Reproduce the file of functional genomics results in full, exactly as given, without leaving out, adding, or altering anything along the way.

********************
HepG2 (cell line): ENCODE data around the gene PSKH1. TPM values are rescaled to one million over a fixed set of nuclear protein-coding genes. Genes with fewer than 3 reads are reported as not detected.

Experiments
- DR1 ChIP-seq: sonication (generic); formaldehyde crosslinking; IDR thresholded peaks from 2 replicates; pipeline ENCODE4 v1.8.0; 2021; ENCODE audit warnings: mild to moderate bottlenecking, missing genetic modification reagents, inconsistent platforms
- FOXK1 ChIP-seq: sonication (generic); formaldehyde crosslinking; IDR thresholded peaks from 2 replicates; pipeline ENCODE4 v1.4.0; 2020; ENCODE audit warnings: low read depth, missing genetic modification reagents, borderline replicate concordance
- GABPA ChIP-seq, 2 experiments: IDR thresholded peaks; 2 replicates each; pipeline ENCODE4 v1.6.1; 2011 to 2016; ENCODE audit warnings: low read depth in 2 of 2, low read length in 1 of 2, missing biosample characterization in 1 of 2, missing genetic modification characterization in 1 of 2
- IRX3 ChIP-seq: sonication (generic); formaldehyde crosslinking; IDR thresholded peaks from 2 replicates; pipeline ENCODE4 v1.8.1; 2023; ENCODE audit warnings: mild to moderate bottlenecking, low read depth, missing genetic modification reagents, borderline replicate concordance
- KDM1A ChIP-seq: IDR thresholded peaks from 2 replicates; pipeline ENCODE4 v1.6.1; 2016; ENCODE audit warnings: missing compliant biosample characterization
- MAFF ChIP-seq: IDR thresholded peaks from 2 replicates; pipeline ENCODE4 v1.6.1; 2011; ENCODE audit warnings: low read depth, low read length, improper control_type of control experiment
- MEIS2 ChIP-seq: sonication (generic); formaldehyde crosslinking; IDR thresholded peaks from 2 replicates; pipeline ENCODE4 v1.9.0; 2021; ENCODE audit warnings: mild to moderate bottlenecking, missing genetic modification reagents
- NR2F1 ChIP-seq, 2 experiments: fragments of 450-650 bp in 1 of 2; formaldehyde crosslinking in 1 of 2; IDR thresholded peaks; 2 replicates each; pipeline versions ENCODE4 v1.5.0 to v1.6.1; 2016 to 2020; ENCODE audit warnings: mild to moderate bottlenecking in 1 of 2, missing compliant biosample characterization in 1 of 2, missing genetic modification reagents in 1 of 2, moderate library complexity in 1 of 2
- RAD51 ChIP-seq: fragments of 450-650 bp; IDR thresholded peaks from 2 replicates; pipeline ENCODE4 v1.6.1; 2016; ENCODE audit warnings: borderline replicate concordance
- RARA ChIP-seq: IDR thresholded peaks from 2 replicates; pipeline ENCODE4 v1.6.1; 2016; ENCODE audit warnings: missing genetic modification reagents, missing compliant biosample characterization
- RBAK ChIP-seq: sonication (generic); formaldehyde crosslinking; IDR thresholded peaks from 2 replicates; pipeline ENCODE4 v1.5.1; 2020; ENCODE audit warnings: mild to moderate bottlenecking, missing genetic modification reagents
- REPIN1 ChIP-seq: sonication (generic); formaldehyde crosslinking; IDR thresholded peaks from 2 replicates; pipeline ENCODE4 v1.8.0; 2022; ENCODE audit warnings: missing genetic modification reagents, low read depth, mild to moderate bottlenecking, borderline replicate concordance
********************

HepG2 (cell line): ENCODE data around the gene PSKH1. TPM values are rescaled to one million over a fixed set of nuclear protein-coding genes. Genes with fewer than 3 reads are reported as not detected.

Experiments
- DR1 ChIP-seq: sonication (generic); formaldehyde crosslinking; IDR thresholded peaks from 2 replicates; pipeline ENCODE4 v1.8.0; 2021; ENCODE audit warnings: mild to moderate bottlenecking, missing genetic modification reagents, inconsistent platforms
- FOXK1 ChIP-seq: sonication (generic); formaldehyde crosslinking; IDR thresholded peaks from 2 replicates; pipeline ENCODE4 v1.4.0; 2020; ENCODE audit warnings: low read depth, missing genetic modification reagents, borderline replicate concordance
- GABPA ChIP-seq, 2 experiments: IDR thresholded peaks; 2 replicates each; pipeline ENCODE4 v1.6.1; 2011 to 2016; ENCODE audit warnings: low read depth in 2 of 2, low read length in 1 of 2, missing biosample characterization in 1 of 2, missing genetic modification characterization in 1 of 2
- IRX3 ChIP-seq: sonication (generic); formaldehyde crosslinking; IDR thresholded peaks from 2 replicates; pipeline ENCODE4 v1.8.1; 2023; ENCODE audit warnings: mild to moderate bottlenecking, low read depth, missing genetic modification reagents, borderline replicate concordance
- KDM1A ChIP-seq: IDR thresholded peaks from 2 replicates; pipeline ENCODE4 v1.6.1; 2016; ENCODE audit warnings: missing compliant biosample characterization
- MAFF ChIP-seq: IDR thresholded peaks from 2 replicates; pipeline ENCODE4 v1.6.1; 2011; ENCODE audit warnings: low read depth, low read length, improper control_type of control experiment
- MEIS2 ChIP-seq: sonication (generic); formaldehyde crosslinking; IDR thresholded peaks from 2 replicates; pipeline ENCODE4 v1.9.0; 2021; ENCODE audit warnings: mild to moderate bottlenecking, missing genetic modification reagents
- NR2F1 ChIP-seq, 2 experiments: fragments of 450-650 bp in 1 of 2; formaldehyde crosslinking in 1 of 2; IDR thresholded peaks; 2 replicates each; pipeline versions ENCODE4 v1.5.0 to v1.6.1; 2016 to 2020; ENCODE audit warnings: mild to moderate bottlenecking in 1 of 2, missing compliant biosample characterization in 1 of 2, missing genetic modification reagents in 1 of 2, moderate library complexity in 1 of 2
- RAD51 ChIP-seq: fragments of 450-650 bp; IDR thresholded peaks from 2 replicates; pipeline ENCODE4 v1.6.1; 2016; ENCODE audit warnings: borderline replicate concordance
- RARA ChIP-seq: IDR thresholded peaks from 2 replicates; pipeline ENCODE4 v1.6.1; 2016; ENCODE audit warnings: missing genetic modification reagents, missing compliant biosample characterization
- RBAK ChIP-seq: sonication (generic); formaldehyde crosslinking; IDR thresholded peaks from 2 replicates; pipeline ENCODE4 v1.5.1; 2020; ENCODE audit warnings: mild to moderate bottlenecking, missing genetic modification reagents
- REPIN1 ChIP-seq: sonication (generic); formaldehyde crosslinking; IDR thresholded peaks from 2 replicates; pipeline ENCODE4 v1.8.0; 2022; ENCODE audit warnings: missing genetic modification reagents, low read depth, mild to moderate bottlenecking, borderline replicate concordance